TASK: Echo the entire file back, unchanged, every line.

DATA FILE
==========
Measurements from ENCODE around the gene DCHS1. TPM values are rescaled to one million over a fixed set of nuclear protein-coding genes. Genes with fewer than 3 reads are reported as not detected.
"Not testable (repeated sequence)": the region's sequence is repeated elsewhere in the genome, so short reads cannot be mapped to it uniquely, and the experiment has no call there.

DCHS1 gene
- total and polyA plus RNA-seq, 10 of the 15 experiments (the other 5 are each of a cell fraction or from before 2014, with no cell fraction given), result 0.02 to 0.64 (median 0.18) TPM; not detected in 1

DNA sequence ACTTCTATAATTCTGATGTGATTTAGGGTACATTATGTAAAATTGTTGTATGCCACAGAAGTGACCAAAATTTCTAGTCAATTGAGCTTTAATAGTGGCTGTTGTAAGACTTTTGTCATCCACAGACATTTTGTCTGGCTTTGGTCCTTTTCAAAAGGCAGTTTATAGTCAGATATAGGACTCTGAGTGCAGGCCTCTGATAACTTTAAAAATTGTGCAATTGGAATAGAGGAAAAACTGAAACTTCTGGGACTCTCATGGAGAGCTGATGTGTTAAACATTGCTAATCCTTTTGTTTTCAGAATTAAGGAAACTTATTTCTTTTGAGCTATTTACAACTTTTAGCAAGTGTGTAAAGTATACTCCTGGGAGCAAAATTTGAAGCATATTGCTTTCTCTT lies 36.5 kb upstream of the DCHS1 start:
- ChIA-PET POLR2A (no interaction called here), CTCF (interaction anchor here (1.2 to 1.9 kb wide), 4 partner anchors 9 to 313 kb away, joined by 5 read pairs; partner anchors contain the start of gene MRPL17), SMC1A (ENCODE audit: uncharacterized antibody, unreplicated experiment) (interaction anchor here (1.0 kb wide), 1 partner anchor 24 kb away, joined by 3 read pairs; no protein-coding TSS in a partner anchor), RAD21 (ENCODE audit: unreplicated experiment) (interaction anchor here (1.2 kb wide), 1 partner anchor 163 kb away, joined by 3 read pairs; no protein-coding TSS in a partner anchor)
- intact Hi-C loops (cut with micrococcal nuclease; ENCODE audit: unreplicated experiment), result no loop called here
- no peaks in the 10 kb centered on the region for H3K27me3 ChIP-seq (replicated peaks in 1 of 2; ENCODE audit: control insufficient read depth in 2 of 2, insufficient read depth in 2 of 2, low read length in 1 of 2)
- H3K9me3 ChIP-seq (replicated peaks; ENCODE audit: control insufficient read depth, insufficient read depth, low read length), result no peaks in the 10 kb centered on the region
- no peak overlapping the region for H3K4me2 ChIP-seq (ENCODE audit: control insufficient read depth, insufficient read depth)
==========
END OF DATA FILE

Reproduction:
Measurements from ENCODE around the gene DCHS1. TPM values are rescaled to one million over a fixed set of nuclear protein-coding genes. Genes with fewer than 3 reads are reported as not detected.
"Not testable (repeated sequence)": the region's sequence is repeated elsewhere in the genome, so short reads cannot be mapped to it uniquely, and the experiment has no call there.

DCHS1 gene
- total and polyA plus RNA-seq, 10 of the 15 experiments (the other 5 are each of a cell fraction or from before 2014, with no cell fraction given), result 0.02 to 0.64 (median 0.18) TPM; not detected in 1

DNA sequence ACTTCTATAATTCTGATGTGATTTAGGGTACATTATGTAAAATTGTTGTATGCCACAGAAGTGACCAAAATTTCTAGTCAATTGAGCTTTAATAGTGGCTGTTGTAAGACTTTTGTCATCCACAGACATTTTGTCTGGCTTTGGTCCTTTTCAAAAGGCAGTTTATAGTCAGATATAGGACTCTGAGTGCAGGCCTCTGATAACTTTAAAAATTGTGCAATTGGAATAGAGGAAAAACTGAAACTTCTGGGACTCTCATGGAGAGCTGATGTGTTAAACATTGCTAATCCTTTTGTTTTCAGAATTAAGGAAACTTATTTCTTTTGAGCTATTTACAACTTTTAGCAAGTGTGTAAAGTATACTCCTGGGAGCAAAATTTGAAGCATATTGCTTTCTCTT lies 36.5 kb upstream of the DCHS1 start:
- ChIA-PET POLR2A (no interaction called here), CTCF (interaction anchor here (1.2 to 1.9 kb wide), 4 partner anchors 9 to 313 kb away, joined by 5 read pairs; partner anchors contain the start of gene MRPL17), SMC1A (ENCODE audit: uncharacterized antibody, unreplicated experiment) (interaction anchor here (1.0 kb wide), 1 partner anchor 24 kb away, joined by 3 read pairs; no protein-coding TSS in a partner anchor), RAD21 (ENCODE audit: unreplicated experiment) (interaction anchor here (1.2 kb wide), 1 partner anchor 163 kb away, joined by 3 read pairs; no protein-coding TSS in a partner anchor)
- intact Hi-C loops (cut with micrococcal nuclease; ENCODE audit: unreplicated experiment), result no loop called here
- no peaks in the 10 kb centered on the region for H3K27me3 ChIP-seq (replicated peaks in 1 of 2; ENCODE audit: control insufficient read depth in 2 of 2, insufficient read depth in 2 of 2, low read length in 1 of 2)
- H3K9me3 ChIP-seq (replicated peaks; ENCODE audit: control insufficient read depth, insufficient read depth, low read length), result no peaks in the 10 kb centered on the region
- no peak overlapping the region for H3K4me2 ChIP-seq (ENCODE audit: control insufficient read depth, insufficient read depth)